Affectivity in conversational storytelling: An analysis of displays of anger or indignation in complaint stories

Margret Selting

Abstract

This paper reports on some recent work on affectivity, or emotive involvement, in conversational storytelling. After presenting the approach, some case studies of the display and management of affectivity in storytelling in telephone and face-to-face conversations are presented. The analysis reconstructs the display and handling of affectivity by both storyteller and story recipient. In particular, I describe the following kinds of resources: - the verbal and segmental display: Rhetorical, lexico-semantic, syntactic, phonetic-phonological resources; - the prosodic and suprasegmental vocal display: Resources from the realms of prosody and voice quality; - visual or "multimodal" resources from the realms of body posture and its changes, head movements, gaze, and hand movements and gestures. It is shown that the display of affectivity is organized in orderly ways in sequences of storytelling in conversation. I reconstruct (a) how verbal, vocal and visual cues are deployed in co-occurrence in order to make affectivity in general and specific affects in particular interpretable for the recipient and (b) how in turn the recipient responds and takes up the displayed affect. As a result, affectivity is shown to be managed by teller and recipient in storytelling sequences in conversation, involving both the reporting of affects from the story world as well as the negotiation of in-situ affects in the here-and-now of the storytelling situation.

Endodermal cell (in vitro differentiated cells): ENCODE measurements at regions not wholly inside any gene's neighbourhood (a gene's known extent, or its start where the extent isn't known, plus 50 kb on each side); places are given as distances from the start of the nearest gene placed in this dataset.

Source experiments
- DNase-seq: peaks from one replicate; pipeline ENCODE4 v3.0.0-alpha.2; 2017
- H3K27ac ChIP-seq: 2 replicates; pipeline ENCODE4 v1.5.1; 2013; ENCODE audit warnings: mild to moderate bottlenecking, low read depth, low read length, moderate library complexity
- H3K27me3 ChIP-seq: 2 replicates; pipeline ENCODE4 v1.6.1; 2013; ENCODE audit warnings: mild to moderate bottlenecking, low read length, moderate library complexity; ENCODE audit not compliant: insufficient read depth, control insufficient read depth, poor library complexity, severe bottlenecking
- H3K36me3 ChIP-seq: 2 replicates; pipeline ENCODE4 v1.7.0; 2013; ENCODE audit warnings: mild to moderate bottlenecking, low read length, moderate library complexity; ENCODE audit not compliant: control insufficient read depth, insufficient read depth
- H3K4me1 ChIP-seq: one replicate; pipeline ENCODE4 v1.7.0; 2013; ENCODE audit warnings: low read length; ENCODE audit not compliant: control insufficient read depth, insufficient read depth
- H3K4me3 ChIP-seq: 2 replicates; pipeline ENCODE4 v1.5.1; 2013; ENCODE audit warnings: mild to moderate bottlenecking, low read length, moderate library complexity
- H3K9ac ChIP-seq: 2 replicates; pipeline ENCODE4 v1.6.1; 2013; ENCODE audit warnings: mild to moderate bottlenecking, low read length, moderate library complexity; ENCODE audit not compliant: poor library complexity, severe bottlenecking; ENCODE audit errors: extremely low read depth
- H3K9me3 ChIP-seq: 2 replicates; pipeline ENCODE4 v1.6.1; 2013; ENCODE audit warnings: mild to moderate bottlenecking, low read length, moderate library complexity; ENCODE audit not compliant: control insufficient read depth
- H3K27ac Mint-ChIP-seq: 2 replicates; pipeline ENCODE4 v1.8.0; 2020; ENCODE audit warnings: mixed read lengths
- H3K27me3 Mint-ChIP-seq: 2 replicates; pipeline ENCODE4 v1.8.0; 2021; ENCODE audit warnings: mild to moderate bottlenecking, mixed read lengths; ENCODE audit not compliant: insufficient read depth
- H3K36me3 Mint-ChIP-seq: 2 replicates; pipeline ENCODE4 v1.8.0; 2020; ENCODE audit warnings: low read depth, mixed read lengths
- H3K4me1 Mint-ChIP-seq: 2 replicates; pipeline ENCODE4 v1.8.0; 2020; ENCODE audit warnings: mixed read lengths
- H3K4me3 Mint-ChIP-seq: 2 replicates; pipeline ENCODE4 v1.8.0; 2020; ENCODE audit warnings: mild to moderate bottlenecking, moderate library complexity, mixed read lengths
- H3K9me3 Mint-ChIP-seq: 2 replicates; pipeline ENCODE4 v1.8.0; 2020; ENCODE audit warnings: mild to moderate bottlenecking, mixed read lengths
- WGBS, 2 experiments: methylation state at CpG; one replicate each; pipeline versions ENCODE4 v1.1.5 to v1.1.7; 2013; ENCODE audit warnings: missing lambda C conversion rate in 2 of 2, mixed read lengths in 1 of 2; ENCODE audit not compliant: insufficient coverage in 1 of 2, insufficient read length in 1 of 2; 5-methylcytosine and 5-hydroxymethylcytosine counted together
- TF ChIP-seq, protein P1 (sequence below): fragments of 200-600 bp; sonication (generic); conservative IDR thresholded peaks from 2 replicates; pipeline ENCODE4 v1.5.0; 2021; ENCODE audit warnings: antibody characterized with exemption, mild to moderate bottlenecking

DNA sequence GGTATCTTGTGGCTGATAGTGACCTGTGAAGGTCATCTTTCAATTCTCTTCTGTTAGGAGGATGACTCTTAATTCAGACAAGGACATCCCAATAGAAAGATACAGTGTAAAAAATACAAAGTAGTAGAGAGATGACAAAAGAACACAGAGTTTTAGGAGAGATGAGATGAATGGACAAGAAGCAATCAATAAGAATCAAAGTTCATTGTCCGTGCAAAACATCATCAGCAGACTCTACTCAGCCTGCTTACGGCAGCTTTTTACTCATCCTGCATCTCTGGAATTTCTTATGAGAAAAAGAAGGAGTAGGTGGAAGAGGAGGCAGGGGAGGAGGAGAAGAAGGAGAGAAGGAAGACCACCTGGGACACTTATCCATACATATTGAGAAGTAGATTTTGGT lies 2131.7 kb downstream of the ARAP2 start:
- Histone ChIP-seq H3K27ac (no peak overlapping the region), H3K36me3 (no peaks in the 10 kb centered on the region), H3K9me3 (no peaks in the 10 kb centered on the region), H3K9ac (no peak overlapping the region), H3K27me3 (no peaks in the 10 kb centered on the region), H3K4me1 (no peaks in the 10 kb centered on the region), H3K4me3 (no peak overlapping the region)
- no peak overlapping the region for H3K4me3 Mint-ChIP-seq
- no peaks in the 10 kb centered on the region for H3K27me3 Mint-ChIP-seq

Keywords:
Quick links
A browser-friendly version of this article is not yet available. View PDF
Bamberg, M
(1997) Emotion talk(s). The role of perspective in the construction of emotions. In S. Niemeier & R. Dirven (eds.), The language of emotions. Amsterdam: John Benjamins Publishing Company, pp. 209-225. CrossrefGoogle Scholar
Christmann, G.B., and S. Günthner
(1996) Sprache und Affekt. Die Inszenierung von Entrüstung im Gespräch. Deutsche Sprache 1: 1-33.Google Scholar
Couper-Kuhlen, E